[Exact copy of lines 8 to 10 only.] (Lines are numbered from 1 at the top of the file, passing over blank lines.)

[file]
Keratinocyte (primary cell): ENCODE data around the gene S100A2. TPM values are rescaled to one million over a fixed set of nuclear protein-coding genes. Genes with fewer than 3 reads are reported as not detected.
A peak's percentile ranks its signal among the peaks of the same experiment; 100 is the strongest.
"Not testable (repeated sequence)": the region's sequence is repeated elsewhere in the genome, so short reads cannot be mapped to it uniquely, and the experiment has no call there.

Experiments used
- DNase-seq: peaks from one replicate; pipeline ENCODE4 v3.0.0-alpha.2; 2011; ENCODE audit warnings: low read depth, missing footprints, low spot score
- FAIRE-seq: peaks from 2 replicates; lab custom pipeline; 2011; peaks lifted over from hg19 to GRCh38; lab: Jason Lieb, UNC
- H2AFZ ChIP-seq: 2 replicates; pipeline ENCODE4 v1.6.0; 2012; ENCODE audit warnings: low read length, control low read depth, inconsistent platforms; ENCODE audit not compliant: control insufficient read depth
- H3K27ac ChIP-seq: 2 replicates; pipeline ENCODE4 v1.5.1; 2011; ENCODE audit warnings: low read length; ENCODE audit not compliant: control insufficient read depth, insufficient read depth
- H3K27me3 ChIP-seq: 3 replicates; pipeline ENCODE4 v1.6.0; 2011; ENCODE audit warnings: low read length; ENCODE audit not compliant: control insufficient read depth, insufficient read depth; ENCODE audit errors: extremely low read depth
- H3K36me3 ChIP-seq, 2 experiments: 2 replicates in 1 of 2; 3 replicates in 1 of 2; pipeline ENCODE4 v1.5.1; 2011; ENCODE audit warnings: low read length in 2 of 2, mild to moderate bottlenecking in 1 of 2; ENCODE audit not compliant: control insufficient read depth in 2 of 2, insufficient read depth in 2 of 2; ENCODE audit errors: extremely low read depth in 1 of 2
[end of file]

- H3K27ac ChIP-seq: 2 replicates; pipeline ENCODE4 v1.5.1; 2011; ENCODE audit warnings: low read length; ENCODE audit not compliant: control insufficient read depth, insufficient read depth
- H3K27me3 ChIP-seq: 3 replicates; pipeline ENCODE4 v1.6.0; 2011; ENCODE audit warnings: low read length; ENCODE audit not compliant: control insufficient read depth, insufficient read depth; ENCODE audit errors: extremely low read depth
- H3K36me3 ChIP-seq, 2 experiments: 2 replicates in 1 of 2; 3 replicates in 1 of 2; pipeline ENCODE4 v1.5.1; 2011; ENCODE audit warnings: low read length in 2 of 2, mild to moderate bottlenecking in 1 of 2; ENCODE audit not compliant: control insufficient read depth in 2 of 2, insufficient read depth in 2 of 2; ENCODE audit errors: extremely low read depth in 1 of 2